World food crisis deepens – Politico


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A six-month war between Russia and Ukraine – two agricultural powers – has thrown a crumbling global food system into utter devastation, leaving millions starving.

The war is already exacerbating the crisis caused by climate change, rising cost of living and rising fertilizer prices which is creating The most acute global food crisis in decades. A UN-mediated agreement to reopen the Black Sea to food ships may not be enough to provide relief to millions of people struggling to eat in Africa, Asia and the Middle East.

“I have been working in this area for over 15 years and this is the worst crisis we have seen for me,” said Karin Smaller, executive director of the Shamba Center, a think tank working to end global hunger. Told.

Humanitarian agencies are scrambling to prepare themselves for even more severe levels of hunger, as they face a €14 billion annual gap in food security spending as of 2020. report good By Ceres 2030, also a think tank. Moscow’s war in Europe’s breadbasket has seriously rocked global food markets, forcing humanitarian agencies To reduce food rationing in countries like Yemen. thirty six countries On Ukraine and Russia for more than half their wheat imports.

a specialized United Nations Crisis Task Force is watching More than 60 countries that are struggling to pay for food imports. high energy prices and ups and downs in food markets This has put additional pressure on the cash-strapped developing countries.

As more people go hungry globally, the United Nations goal of ending hunger by the end of the decade appears higher than ever.

Drought is raging in the Horn of Africa, leaving about 26 million people in Kenya, Ethiopia and Somalia facing food shortages. in the next six months. More than 7 million livestock cattle have already been eliminated, In all of East Africa, there are about 50 million people facing acute food insecurity,

Jan Eggland, Secretary General of the Norwegian Refugee Council, tweeted: “A completely preventable famine threatens the Horn of Africa region.” It’s a “mega-crisis that no one is talking about,” he said.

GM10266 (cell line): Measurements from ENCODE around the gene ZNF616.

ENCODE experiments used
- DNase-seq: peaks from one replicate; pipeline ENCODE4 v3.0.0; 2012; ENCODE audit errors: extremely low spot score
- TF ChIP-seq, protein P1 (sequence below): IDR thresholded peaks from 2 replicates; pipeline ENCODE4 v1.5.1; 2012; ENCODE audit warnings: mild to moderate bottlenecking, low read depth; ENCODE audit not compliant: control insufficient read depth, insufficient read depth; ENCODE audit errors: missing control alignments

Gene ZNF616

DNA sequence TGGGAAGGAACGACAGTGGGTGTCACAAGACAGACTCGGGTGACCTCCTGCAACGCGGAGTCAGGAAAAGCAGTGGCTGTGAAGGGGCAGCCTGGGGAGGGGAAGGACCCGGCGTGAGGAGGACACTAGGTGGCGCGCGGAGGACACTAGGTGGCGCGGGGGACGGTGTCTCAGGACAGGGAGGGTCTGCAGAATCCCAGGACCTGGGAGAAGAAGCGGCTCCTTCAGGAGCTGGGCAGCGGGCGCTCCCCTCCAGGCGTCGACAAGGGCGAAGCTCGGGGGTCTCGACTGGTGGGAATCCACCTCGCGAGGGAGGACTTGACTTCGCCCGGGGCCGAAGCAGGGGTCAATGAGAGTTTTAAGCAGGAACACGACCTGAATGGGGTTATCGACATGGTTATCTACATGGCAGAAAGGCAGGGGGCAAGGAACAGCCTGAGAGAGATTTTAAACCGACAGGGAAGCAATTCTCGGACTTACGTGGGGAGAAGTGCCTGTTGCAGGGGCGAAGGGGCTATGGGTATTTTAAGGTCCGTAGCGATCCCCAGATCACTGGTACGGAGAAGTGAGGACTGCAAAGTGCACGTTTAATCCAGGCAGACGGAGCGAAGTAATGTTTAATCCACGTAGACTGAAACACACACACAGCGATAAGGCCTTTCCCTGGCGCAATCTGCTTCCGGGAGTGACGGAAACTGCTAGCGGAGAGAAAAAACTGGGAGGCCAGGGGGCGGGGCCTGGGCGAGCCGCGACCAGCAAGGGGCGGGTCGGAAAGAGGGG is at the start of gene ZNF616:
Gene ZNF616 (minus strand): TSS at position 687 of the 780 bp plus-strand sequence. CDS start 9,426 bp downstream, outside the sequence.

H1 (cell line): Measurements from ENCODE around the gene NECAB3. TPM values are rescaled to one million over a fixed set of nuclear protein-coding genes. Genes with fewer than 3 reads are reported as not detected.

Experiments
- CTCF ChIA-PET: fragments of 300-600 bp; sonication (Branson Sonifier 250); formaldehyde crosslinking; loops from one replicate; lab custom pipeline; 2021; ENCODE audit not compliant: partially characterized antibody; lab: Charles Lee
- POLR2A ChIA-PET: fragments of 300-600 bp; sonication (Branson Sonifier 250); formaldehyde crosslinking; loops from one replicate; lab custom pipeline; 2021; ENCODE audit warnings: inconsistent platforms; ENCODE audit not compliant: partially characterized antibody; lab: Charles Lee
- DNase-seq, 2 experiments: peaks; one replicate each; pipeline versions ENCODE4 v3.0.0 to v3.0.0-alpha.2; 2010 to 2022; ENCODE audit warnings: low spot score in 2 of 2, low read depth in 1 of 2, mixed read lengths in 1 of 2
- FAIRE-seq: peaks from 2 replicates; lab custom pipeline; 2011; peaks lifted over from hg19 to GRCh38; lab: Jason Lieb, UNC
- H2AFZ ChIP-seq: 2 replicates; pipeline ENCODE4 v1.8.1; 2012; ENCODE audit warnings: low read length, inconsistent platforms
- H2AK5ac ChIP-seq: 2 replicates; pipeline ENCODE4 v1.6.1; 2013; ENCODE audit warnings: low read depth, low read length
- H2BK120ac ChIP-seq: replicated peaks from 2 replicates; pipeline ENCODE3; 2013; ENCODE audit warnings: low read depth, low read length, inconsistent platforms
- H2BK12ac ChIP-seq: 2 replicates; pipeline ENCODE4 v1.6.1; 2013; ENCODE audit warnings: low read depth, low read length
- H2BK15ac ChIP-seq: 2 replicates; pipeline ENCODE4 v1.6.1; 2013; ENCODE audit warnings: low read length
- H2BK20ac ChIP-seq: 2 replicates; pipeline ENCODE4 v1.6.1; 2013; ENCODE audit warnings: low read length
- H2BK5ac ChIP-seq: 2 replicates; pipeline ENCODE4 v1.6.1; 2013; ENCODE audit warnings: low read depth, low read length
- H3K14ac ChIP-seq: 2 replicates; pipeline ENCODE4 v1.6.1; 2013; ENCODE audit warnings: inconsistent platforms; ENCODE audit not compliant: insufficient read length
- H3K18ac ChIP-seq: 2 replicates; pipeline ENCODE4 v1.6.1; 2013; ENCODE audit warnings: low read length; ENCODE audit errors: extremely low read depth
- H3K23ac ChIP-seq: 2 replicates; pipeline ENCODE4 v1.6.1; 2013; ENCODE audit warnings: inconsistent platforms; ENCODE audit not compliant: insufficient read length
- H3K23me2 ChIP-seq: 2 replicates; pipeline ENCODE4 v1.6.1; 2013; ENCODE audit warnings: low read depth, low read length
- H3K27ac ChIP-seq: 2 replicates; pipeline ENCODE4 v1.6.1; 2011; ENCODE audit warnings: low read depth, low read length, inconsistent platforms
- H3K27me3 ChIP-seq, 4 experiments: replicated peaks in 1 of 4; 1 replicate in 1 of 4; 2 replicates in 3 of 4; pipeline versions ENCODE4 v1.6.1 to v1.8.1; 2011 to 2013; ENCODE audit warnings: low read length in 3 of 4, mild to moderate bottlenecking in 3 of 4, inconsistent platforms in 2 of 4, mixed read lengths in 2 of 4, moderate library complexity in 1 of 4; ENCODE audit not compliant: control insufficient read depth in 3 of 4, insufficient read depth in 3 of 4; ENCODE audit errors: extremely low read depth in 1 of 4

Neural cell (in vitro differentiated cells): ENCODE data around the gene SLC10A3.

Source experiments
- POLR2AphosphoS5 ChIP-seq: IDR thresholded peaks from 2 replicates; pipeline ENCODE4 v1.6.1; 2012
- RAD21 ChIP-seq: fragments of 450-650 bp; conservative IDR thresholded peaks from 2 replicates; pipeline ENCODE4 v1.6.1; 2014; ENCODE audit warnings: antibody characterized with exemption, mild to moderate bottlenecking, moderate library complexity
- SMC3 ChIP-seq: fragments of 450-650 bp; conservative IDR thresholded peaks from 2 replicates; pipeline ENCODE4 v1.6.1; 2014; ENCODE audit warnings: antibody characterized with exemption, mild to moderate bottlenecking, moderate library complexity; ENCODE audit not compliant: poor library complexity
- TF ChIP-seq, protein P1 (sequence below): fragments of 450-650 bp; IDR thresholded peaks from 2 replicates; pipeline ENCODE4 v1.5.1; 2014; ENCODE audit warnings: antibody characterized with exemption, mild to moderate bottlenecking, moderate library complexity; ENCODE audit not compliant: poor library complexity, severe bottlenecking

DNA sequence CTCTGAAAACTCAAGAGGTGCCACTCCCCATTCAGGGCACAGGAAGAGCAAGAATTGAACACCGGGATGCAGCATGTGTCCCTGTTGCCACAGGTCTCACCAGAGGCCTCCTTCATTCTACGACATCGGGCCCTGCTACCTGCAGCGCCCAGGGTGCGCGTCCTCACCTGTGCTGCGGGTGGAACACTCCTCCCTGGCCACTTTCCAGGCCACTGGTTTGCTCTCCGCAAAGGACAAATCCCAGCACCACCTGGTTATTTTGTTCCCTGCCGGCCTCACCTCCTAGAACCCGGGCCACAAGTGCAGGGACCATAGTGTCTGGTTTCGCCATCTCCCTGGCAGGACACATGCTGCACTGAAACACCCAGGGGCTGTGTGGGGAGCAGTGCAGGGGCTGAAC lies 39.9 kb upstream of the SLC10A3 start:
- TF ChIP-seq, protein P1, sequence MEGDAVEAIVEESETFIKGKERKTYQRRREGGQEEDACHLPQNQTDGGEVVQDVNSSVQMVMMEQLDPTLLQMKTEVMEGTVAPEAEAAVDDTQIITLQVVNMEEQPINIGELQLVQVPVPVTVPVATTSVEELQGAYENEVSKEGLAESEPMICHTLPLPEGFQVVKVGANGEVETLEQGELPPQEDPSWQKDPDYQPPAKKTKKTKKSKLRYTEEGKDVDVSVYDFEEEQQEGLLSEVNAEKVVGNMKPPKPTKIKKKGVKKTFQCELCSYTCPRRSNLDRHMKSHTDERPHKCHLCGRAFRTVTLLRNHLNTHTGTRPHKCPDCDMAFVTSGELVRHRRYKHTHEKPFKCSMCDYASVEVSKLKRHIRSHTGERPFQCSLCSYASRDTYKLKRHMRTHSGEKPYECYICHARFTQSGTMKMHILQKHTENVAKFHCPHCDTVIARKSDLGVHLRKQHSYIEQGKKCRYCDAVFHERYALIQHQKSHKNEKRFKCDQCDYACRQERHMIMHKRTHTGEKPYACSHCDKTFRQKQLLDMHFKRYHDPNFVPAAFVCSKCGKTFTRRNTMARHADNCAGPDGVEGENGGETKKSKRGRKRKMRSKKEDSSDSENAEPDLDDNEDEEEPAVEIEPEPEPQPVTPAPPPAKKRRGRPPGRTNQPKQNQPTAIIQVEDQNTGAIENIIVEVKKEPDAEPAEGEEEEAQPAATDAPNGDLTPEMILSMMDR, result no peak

In Lebanon, also a major importer of Russian and Ukrainian wheat, there is ongoing real food inflation. 122%, Household food price inflation is high in almost all low- and middle-income countries, according to world Bank,

This means that it is difficult for people to eat food even in places where there is no shortage. Everywhere from Peru to Burundi, people are paying more for basic needs. According to the World Food Program, a record 49 million people could fall into famine or “famine-like conditions” in 46 countries amid a food crisis. worst affected countries Ethiopia, Nigeria, South Sudan, Afghanistan, Somalia and Yemen, where 750,000 people face starvation and death, 400,000 of whom are in Ethiopia’s Tigre region alone, where a civil war is raging.

Low foreign exchange reserves made it difficult for Sri Lanka to import food. The deposed government sought to remedy its balance of payments crisis by banning fertilizer imports, which – along with a complete ban on their use – led to the destruction of half of the country Rice crop.

Shalmali Guttal, executive director of Focus on the Global South, said, “While domestic food production has declined sharply over the past year, fuel shortages have made production, processing, transportation and retailing very difficult and food and fuel Imports are extremely expensive.” think tank.

off plain sailing

An agreement between Russia, Ukraine, Turkey and the United Nations to restart food exports from Ukraine’s Black Sea ports has helped ease markets somewhat. wheat prices dropped 14.5 percent Encouraged by the prospect of exports of about 20 million tonnes of grain locked up in Ukrainian silos, between June and July.